The author, having pre-judged the whole issue, is reluctant to give serious consideration to any fact on argument that is not consonant with his views. He will, on occasion, even defy logic. For example, he castigates those (in this case Arrieta and Navarrete) who assume that Porras obtained a manuscript copy of Cervantes's tales that was circulating in Seville; he objects that such a borrador has never been found and that Cervantes never alluded to its existence. One could point out that the borrador of, say, La Galatea has never been found, nor did Cervantes ever allude to its existence. Are we then to conclude that such a manuscript never existed and that La Galatea was never written? (Incidentally, the manuscript of “Rinconete y Cortadillo” is alluded to in Don Quijote, I, 47, and Aylward makes great play with the fact.)
     An illustration of the author's technique is provided by his rejection of Criado de Val's espousal of the hypothesis already mentioned, namely, that Cervantes's borrador of “Rinconete y Cortadillo” “mysteriously” (Aylward's word) fell into the hands of a copyist. He criticizes the Spanish scholar for offering no theory “as to how Cervantes managed to retain another copy or how the primitive one may have been returned to the author's hand for eventual publication” (p. 35), and for failing to explain how or why the Porras version is anonymous (p. 45). Yet Aylward finds no

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difficulty at all with his own “most likely explanation” that Cervantes “came into contact with Porras' manuscript version of these stories . . . and made a copy of them” (p. 69). How did Cervantes “mysteriously” “come into contact (note the “studied vagueness” of this phrase) with the Porras versions? How was he able to retain copies of them or return the originals to the Licentiate's hand for eventual presentation to the Archbishop? Why is Aylward's explanation one whit more likely than Criado de Val's?
     In fact, the traditional assumption carries far more conviction than Aylward's. One may hypothesize as follows. Cervantes's duties often caused him to be absent from Seville. It is not credible that he would always take all his belongings on his travels; rather he would leave them behind in storage at his lodging or inn. Those belongings would include his literary works, put away in some trunk (like his dramatic works) or case (such as contained the manuscripts of “El curioso impertinente” and “Rinconete y Cortadillo” and was left behind at the inn in Don Quijote). Cervantes, who liked to “deceive with the truth,” may, indeed, have been limning life when he showed the cura (a cleric, like Porras!) receiving and taking away the “papeles” on which the story of “Rinconete y Cortadillo” was inscribed. Left at an inn, such papers could easily have been abstracted, copied and returned during the author's absence, and the passage in Don Quijote may be fairly interpreted as Cervantes's way of staking his claim to work that was his but that he knew had been copied. As for anonymity, there was no reason why Cervantes should conveniently have signed every page or piece that he wrote. In any case, do we not have his assurance (given in the Prologue to the Novelas ejemplares) that he was the author of “obras que andan por ahi descarriadas, y, quiza, sin el nombre de su dueño”? One can indeed make a case.4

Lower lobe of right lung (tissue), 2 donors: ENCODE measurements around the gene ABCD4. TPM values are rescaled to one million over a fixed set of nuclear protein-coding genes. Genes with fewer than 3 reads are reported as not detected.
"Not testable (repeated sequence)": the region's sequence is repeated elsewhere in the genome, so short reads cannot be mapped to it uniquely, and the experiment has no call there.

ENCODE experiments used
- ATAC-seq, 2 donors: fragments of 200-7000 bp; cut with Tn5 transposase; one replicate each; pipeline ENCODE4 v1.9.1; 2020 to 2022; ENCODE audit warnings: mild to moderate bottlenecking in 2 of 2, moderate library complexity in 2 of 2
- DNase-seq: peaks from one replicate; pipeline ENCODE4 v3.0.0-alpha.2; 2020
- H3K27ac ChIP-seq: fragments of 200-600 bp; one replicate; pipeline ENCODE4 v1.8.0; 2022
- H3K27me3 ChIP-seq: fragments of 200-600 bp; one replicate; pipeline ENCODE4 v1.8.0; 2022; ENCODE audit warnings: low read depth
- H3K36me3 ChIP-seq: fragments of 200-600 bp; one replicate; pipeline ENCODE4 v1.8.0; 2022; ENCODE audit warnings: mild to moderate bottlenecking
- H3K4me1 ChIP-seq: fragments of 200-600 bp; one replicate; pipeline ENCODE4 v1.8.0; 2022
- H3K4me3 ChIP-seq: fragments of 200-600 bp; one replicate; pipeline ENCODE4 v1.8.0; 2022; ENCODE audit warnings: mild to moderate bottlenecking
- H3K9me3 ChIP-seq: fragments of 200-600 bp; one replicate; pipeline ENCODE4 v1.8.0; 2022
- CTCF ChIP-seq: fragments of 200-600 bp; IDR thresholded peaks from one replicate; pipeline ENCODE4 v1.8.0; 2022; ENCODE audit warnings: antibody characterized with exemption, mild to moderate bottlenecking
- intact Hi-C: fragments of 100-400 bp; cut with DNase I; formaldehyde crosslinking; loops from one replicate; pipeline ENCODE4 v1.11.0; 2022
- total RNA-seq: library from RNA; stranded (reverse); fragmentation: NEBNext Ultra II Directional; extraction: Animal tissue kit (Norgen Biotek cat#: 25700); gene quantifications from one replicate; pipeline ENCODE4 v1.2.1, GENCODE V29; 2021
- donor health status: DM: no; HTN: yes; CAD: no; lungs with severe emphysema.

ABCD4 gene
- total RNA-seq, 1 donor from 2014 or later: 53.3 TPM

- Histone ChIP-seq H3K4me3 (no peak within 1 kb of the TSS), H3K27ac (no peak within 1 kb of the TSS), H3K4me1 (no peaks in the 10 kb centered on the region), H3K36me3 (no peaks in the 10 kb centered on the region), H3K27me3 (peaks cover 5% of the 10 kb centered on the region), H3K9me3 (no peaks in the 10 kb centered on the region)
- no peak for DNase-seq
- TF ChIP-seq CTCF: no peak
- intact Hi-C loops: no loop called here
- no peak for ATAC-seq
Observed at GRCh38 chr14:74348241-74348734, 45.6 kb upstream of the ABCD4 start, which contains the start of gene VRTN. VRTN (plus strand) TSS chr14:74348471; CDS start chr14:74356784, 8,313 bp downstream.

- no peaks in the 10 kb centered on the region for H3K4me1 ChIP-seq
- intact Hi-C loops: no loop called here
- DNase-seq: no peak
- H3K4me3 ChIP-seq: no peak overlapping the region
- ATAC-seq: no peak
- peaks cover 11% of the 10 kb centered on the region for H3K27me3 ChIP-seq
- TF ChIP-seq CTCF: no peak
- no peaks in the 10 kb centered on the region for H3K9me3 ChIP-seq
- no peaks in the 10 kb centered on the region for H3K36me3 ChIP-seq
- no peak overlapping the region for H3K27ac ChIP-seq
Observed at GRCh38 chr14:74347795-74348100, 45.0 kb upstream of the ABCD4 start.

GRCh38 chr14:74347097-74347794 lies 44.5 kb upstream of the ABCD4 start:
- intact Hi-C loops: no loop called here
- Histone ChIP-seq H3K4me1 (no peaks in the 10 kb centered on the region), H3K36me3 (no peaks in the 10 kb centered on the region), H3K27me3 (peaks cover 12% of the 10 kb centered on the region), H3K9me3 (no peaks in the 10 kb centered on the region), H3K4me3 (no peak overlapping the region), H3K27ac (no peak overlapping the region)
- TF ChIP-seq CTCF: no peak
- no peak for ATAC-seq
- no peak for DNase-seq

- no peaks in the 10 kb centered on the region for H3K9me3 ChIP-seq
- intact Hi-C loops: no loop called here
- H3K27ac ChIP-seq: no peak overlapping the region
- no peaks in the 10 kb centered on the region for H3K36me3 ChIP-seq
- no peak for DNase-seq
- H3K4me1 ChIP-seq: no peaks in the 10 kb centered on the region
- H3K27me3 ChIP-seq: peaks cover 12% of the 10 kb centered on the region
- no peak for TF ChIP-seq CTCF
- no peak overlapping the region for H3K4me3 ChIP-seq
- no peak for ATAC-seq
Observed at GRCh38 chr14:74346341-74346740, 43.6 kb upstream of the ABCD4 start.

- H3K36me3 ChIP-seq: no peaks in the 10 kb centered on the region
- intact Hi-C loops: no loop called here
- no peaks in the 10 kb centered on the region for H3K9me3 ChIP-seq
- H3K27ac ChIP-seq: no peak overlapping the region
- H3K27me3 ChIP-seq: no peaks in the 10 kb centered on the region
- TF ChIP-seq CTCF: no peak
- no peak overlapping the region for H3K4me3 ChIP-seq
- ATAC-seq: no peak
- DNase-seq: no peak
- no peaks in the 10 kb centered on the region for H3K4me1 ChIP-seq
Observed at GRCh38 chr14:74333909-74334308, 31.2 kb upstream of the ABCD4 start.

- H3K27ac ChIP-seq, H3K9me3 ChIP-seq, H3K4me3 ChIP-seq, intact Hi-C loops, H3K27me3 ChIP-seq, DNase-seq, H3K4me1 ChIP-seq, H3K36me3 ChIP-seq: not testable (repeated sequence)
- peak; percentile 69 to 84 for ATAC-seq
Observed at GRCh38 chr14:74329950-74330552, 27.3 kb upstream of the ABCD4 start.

Aylward does not even try to make a case for the existence of the “primitive draft” (by an unknown) that he suggests (p. 28) both Porras and Cervantes might have used; he offers no arguments or evidence to support such a suggestion or to show how, had such a draft existed, copies of it might by chance have fallen into the hands of both the men concerned, of such different social levels.